A common issue surrounding a medical leave of absence from work under the Family and Medical Leave Act (FMLA) pertains to whether the employer was on notice that the employee sought FMLA-protected leave. Depending on the size of the employer and the number of hours the employee worked in the twelve months preceding leave, the FMLA could entitle the employee up to twelve weeks of unpaid leave for, among other things, a “serious health condition that makes the employee unable to perform the functions” of his/her job. When an employee requests FMLA leave or the employer obtains knowledge that leave might be for an FMLA-qualifying reason, the employer is required to notify the employee of his/her eligibility to take FMLA leave. In that instance, the employer must also notify the employee of his/her rights and responsibilities under the FMLA and if the leave will be designated as FMLA leave.

In Shoemaker v. Alcon Laboratories, Inc., No. 17-1738, 2018 U.S. App. LEXIS 21707 (4th Cir. 2018), the United States Court of Appeals for the Fourth Circuit recently discussed what qualifies as sufficient notice to an employer that its employee is requesting FMLA leave. There, the employee, Shoemaker, had experienced neck and back pain, headaches, and dizziness at work, but she never told her employer that these symptoms prevented her from performing her job. On one occasion, Shoemaker passed out at work, and her employer allowed her leave to recover. After she returned, Shoemaker provided a doctor’s note recommending that she work in a different setting until further evaluation, but Shoemaker had already been removed from that setting.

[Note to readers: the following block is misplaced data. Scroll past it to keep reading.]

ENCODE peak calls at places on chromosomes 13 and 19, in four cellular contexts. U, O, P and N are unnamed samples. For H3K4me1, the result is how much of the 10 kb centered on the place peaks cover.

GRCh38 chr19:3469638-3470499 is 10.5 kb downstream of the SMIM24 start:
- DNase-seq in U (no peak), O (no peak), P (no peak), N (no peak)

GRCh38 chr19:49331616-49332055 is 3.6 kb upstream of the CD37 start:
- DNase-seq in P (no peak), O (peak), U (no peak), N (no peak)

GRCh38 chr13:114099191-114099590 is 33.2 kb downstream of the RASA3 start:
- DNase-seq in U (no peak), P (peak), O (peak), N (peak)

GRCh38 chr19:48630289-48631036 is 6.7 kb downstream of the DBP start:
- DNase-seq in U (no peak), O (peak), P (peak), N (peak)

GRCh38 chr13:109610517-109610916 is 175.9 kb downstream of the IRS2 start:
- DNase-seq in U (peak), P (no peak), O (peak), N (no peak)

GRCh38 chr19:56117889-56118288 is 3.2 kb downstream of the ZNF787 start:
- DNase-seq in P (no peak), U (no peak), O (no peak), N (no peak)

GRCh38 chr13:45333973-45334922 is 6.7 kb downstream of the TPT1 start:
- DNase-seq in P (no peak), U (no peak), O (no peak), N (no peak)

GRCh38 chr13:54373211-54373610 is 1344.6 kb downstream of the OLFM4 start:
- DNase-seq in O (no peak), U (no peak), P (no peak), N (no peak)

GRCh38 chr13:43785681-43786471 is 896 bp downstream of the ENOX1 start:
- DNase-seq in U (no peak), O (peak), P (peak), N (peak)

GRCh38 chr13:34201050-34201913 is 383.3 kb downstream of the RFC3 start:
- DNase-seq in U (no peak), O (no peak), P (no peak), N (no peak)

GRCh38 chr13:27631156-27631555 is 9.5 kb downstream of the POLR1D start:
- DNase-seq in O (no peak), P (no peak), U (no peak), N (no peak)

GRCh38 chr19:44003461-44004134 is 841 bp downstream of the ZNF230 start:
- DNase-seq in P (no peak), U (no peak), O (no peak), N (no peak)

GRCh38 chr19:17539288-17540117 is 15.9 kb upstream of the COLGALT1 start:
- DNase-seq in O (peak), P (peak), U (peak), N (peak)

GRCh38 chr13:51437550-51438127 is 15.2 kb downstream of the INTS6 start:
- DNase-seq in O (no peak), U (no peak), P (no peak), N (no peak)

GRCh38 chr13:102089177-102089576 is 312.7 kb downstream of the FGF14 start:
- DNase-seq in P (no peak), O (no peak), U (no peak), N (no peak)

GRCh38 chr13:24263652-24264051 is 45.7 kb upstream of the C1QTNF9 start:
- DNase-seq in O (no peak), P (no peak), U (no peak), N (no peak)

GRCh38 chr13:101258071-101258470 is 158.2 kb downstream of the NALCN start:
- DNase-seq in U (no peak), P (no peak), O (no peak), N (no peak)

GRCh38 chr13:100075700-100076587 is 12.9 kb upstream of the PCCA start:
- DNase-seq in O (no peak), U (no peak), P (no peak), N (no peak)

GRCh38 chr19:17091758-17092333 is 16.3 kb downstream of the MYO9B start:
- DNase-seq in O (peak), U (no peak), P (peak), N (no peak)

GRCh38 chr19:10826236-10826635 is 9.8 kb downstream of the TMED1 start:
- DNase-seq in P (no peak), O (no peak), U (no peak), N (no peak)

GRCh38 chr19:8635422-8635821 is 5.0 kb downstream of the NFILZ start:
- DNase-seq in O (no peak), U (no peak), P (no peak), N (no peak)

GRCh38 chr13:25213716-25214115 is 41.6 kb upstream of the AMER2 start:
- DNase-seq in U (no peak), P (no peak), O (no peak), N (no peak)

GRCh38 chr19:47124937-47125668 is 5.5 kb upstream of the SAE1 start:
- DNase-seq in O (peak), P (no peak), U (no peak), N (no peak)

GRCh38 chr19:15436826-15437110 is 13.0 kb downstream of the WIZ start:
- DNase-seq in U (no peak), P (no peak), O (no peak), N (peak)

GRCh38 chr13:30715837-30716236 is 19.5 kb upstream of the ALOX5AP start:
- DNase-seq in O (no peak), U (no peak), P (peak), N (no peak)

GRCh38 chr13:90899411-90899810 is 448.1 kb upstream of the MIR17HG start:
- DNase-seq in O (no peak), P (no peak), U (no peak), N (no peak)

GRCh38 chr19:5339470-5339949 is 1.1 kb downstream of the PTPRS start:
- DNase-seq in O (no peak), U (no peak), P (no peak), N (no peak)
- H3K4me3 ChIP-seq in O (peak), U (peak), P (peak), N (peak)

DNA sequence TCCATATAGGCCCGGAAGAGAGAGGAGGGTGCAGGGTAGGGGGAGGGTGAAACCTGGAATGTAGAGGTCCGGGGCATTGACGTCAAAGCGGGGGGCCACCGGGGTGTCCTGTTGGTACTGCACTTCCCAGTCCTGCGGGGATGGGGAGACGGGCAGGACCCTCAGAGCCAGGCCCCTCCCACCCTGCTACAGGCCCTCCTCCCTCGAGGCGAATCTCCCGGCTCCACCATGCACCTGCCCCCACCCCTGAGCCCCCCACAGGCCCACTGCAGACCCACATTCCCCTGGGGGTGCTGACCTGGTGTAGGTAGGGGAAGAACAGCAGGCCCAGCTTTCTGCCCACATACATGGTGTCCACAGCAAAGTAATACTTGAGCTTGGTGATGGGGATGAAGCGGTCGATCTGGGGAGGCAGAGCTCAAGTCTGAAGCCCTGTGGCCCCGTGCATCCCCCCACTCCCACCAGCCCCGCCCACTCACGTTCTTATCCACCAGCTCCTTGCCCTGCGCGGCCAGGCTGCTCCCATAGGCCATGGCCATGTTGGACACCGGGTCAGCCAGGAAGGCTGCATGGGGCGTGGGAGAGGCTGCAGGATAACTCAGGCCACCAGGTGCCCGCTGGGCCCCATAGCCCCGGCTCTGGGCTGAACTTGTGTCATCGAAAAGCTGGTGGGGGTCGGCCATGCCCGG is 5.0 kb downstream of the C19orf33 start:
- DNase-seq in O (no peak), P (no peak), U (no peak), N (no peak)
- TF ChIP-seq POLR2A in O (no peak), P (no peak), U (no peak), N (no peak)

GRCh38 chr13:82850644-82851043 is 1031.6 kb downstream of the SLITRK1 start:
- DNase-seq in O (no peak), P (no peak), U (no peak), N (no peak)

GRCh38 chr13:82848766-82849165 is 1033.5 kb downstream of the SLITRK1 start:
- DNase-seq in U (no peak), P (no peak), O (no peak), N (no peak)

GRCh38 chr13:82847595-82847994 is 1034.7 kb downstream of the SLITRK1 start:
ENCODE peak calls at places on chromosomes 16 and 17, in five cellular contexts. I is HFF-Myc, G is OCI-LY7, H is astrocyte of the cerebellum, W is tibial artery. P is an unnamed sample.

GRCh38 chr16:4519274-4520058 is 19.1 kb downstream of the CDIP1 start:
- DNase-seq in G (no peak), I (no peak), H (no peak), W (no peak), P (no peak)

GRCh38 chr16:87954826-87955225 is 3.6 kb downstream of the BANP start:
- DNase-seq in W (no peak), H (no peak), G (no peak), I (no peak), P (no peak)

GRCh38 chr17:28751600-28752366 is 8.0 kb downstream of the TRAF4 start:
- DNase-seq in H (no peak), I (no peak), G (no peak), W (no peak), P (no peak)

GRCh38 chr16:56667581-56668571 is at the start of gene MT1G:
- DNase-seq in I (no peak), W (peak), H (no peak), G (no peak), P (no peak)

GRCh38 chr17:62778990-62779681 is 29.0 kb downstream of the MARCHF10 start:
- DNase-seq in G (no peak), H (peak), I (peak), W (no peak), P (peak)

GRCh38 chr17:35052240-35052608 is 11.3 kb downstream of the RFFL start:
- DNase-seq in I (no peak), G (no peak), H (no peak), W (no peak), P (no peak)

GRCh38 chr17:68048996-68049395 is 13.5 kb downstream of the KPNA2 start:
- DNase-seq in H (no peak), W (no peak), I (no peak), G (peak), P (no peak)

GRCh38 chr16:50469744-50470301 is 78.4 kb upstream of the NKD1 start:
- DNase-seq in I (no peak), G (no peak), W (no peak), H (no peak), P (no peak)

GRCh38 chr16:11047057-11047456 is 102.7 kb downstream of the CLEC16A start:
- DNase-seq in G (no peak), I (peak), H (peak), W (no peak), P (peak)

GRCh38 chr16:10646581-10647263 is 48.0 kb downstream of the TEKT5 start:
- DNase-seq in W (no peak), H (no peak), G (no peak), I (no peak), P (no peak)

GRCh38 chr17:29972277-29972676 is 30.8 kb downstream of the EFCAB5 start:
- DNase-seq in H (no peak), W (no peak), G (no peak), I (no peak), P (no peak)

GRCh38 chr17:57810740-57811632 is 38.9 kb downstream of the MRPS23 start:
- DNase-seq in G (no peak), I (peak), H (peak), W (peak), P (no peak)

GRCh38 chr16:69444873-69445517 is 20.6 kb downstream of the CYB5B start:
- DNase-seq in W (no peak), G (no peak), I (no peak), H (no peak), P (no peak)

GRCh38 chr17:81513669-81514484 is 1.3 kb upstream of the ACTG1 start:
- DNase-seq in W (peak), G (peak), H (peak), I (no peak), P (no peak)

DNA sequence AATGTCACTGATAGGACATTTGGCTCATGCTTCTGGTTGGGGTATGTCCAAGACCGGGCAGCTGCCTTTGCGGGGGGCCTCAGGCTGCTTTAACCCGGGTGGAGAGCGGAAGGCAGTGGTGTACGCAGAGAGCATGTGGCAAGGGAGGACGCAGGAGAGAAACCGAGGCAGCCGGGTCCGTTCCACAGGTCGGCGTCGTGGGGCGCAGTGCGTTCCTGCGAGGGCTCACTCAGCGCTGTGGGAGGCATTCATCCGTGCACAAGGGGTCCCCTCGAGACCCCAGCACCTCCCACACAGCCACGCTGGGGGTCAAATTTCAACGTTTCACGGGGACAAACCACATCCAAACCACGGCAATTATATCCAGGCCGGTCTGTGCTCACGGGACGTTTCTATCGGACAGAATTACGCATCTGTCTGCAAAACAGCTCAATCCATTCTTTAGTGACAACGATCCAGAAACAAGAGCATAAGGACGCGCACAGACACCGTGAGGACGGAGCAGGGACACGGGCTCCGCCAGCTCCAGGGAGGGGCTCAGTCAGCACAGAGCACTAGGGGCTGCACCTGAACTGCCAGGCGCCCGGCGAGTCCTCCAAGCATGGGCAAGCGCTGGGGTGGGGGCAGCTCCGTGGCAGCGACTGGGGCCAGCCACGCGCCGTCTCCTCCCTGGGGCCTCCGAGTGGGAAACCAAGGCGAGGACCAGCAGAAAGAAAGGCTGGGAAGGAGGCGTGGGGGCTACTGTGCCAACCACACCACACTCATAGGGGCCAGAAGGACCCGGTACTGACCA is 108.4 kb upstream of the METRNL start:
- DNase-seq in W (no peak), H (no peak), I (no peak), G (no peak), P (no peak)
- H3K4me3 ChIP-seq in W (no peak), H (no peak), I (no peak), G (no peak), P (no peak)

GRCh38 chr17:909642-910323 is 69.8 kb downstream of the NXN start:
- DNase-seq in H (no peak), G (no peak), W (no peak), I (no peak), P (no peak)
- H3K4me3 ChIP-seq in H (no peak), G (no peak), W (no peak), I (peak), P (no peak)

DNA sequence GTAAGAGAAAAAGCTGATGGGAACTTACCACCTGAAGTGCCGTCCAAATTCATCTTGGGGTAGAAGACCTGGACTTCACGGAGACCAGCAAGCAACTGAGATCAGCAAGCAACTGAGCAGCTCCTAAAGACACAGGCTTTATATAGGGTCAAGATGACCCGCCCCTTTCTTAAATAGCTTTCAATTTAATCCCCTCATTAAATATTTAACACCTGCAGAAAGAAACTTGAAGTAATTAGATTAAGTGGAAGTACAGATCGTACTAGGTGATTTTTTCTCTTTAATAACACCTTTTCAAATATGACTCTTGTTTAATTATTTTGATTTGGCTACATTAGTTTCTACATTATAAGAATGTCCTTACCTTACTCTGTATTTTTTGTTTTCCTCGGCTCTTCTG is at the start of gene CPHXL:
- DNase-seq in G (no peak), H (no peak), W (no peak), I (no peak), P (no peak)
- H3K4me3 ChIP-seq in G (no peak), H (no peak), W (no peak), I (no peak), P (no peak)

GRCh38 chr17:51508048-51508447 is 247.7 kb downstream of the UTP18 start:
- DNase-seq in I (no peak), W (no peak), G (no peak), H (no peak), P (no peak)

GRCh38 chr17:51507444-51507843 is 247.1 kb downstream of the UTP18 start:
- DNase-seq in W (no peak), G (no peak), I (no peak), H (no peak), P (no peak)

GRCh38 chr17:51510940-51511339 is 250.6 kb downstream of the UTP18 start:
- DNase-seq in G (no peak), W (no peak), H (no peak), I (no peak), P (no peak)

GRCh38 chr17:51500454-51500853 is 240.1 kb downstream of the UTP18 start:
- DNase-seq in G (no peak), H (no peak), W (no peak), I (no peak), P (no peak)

A few weeks later, Shoemaker “called to say she would not be at work,” but she provided no excuse for her absence. Shoemaker had exhausted her paid time off, so she was issued a final warning. Subsequently, Shoemaker was terminated for, among other things, her unexcused absence. In affirming the dismissal of Shoemaker’s FMLA-based claims, the Fourth Circuit explained that “‘an employee seeking leave for the first time for an FMLA-qualifying reason need not expressly assert rights under the FMLA or even mention the FMLA,’” but she must “‘provide sufficient information for [her] employer to reasonably determine whether the FMLA may apply to the leave request.’” Although magic words are not required to request FMLA leave, the Court emphasized that a “request for leave for a medical reason is necessary to trigger Shoemaker’s notification rights under the FMLA.” The evidence established that Shoemaker did not make a request for leave due to a medical condition when she called in her absence. Consequently, her employer’s knowledge of her recent medical issues related to neck and back pain, headaches, and/or dizziness at work was not enough to put it on notice that Shoemaker’s absence might qualify as FMLA leave.

The Fourth Circuit’s common-sense approach applied in Shoemaker highlights that employers are generally not required to read the minds of their employees to predict or guess the reasons behind absences. Yet, the Court’s ruling also demonstrates that employees need not expressly mention or assert rights under FMLA to put their employers on notice that their absences might qualify as FMLA protected leave. To avoid interfering with employees’ FMLA rights, employers should carefully analyze leave requests to determine whether the leave requested may qualify as FMLA leave. Consultation with legal counsel to assess employee leave requests and whether the requests qualify for FMLA protections can help avoid costly legal disputes.